New skills for a changing economy: We must start teaching our children well
As the world becomes increasingly digital, will getting an IT certification become as important as earning a diploma? There is clear evidence that traditional education has led to higher pay and better jobs in the 20th century, but what about the need for technical education in the 21st century? Could the "three Rs" (reading, 'riting and 'rithmetic) of the industrial economy be supplanted by the "three Ws" (World Wide Web) of the new economy?
As the networked economy becomes dominated by electronic commerce, more sophisticated technology skills will be in demand.
In addition, the proliferation of broad-band distribution pipes followed by the emergence of an entertainment economy will require multimedia talent. This will lead to an overwhelming demand for "Web artisans" to develop the required business, marketing, and communications systems. Unfortunately, these workers are scarce.
Demand for skilled workers
Our nation must move quickly to provide the programs and resources to help close the technology-skills gap - a gap that has left more than 10 percent of all technology-related jobs unfilled in the United States and is threatening the country's economic vitality.
The current IT workforce in the United States is reported to be 3,354,000 people, including programmers, system analysts, and computer engineers. There are approximately 346,000 positions open today. The critical problems of America's "missing in action" IT professionals could place the country's competitive position at a severe risk. Tragically, IT courses targeting our youthful workforce are virtually nonexistent.
The data above doesn't consider the demand for Web workers in e-commerce. Forrester Research predicts that worldwide sales for e-commerce may reach $3.2 trillion in 2003 - or about 5 percent of all global sales. Where will we get the skilled workers to create and manage this booming Web storefront market? Today's "Generation Y" is 60 million strong. They're growing up digital in an analog educational system that doesn't have the resources to teach them the skills they will need to compete in this emerging multitrillion-dollar marketplace.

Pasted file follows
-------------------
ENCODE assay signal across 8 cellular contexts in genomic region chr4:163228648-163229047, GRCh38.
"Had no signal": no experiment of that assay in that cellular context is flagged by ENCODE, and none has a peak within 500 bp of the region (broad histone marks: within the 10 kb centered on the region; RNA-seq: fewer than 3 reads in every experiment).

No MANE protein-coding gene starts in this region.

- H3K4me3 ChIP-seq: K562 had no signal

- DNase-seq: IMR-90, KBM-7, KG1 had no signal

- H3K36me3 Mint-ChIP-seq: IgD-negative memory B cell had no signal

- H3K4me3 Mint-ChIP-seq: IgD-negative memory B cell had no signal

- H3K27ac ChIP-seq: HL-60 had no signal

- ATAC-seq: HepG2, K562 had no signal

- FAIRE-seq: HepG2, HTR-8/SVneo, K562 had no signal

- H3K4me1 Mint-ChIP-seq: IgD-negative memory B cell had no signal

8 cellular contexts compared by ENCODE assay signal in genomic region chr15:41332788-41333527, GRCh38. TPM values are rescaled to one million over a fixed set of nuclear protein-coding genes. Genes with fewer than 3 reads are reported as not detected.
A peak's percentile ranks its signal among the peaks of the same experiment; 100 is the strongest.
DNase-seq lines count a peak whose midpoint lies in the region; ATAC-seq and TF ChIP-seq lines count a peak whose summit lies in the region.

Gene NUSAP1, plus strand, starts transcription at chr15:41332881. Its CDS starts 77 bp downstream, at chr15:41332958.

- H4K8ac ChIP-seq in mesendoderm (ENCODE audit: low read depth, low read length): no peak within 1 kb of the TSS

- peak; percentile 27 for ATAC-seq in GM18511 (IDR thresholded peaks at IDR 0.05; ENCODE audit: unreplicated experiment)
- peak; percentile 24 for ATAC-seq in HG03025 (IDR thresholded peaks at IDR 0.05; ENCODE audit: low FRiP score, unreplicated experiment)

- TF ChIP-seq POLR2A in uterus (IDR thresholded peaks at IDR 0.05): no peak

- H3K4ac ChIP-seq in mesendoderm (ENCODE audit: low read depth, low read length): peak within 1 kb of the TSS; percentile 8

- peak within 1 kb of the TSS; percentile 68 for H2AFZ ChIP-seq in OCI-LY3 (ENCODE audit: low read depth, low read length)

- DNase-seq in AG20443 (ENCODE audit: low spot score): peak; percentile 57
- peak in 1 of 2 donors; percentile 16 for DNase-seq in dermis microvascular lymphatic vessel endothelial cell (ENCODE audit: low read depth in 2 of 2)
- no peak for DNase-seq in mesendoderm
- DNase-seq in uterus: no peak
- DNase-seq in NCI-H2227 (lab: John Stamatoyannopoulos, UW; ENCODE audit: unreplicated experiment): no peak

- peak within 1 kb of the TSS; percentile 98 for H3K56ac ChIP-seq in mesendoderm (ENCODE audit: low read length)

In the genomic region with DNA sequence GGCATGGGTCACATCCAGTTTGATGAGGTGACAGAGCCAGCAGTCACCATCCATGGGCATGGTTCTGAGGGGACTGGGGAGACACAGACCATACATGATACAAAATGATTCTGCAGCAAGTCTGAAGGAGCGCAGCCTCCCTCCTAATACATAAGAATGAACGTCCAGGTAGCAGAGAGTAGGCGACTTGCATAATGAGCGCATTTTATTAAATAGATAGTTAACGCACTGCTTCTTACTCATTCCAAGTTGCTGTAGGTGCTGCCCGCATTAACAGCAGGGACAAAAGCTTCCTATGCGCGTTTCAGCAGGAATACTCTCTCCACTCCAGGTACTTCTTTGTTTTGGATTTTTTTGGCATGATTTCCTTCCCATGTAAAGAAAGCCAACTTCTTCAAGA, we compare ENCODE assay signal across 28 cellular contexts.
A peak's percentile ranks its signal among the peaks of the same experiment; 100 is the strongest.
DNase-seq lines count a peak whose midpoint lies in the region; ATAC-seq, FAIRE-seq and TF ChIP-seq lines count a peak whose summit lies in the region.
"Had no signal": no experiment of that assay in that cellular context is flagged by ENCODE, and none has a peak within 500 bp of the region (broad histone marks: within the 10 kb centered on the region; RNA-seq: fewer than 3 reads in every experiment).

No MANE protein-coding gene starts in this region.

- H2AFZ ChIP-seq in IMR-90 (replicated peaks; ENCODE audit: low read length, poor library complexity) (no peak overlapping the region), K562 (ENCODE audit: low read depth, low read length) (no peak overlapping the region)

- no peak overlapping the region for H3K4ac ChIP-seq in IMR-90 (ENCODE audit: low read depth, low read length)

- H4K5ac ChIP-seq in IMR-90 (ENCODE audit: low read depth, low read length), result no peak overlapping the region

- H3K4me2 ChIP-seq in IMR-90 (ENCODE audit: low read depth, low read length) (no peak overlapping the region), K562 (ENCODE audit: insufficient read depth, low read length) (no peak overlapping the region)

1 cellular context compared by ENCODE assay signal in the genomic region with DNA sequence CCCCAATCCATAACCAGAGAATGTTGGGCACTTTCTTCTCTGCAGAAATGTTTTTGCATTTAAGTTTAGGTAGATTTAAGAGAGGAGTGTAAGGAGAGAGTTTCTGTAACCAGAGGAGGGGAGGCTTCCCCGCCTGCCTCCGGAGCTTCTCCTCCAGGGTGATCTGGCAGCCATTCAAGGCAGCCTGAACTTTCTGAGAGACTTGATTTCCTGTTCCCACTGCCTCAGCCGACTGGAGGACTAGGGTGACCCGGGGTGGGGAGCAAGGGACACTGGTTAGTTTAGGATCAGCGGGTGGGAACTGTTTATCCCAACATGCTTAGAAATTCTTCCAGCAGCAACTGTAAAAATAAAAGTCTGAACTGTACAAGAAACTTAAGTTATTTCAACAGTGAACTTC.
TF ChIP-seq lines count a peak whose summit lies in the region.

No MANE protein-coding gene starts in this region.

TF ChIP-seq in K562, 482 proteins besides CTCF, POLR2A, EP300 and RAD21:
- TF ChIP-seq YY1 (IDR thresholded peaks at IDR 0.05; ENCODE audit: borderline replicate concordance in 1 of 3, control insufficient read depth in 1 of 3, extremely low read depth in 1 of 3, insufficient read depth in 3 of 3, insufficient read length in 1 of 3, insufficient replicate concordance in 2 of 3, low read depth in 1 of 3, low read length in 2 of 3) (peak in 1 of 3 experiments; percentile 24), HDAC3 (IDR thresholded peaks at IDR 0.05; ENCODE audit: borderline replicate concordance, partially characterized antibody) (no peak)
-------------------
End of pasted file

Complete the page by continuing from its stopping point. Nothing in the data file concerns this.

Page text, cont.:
In today's high-tech environment, skill certification is the best way for companies to learn if an applicant has "the right stuff." There are more than 300,000 Microsoft Certified Professionals and almost 500,000 Novell Certified NetWare Engineers. With the current stock of highly trained, highly skilled technical experts at critically low levels, Microsoft Certified System Engineers average $67,000 per year. Those who can pass the grueling Cisco certification can command salaries starting at about $100,000.
In the 1999 Jobs Rated Almanac, the top-rated job, in terms of workplace environment, income, future prospects, physical demands, job security, and stress, is the Web site manager, at a $75,761 midrange salary.
Young Web artisans
Today's certification programs are vendor-specific and exclusively target adults. If our next generation of knowledge workers is to fuel the new economy, they must get certified in many additional IT skills. As the Web replaces television, multimedia and animation skills will grow in demand. Most Microsoft, Novell, and Cisco certified professionals haven't a creative clue about how to create images and sounds that communicate dynamic ideas over digital networks.
The solution to this problem is to train and certify the millions of teenagers who have greater aptitude than most adults for mastering highly technical multimedia skills. Could this untapped resource fill the technology workforce gap and fuel the new economy?
-------------------------- Philip Cruver is a serial entrepreneur who is launching his sixth start-up company. He can be reached at firstname.lastname@example.org. --------------------------- Calling all peers -- Peer to Peer is written by and for InfoWorld readers. Send your submissions to Opinions Editor Kristin Kueter at email@example.com. ***************************************************** * Jerry P. Becker Dept. of Curriculum & Instruction Southern Illinois University Carbondale, IL 62901-4610 USA Fax: (618)453-4244 Phone: (618)453-4241 (office) E-mail: firstname.lastname@example.org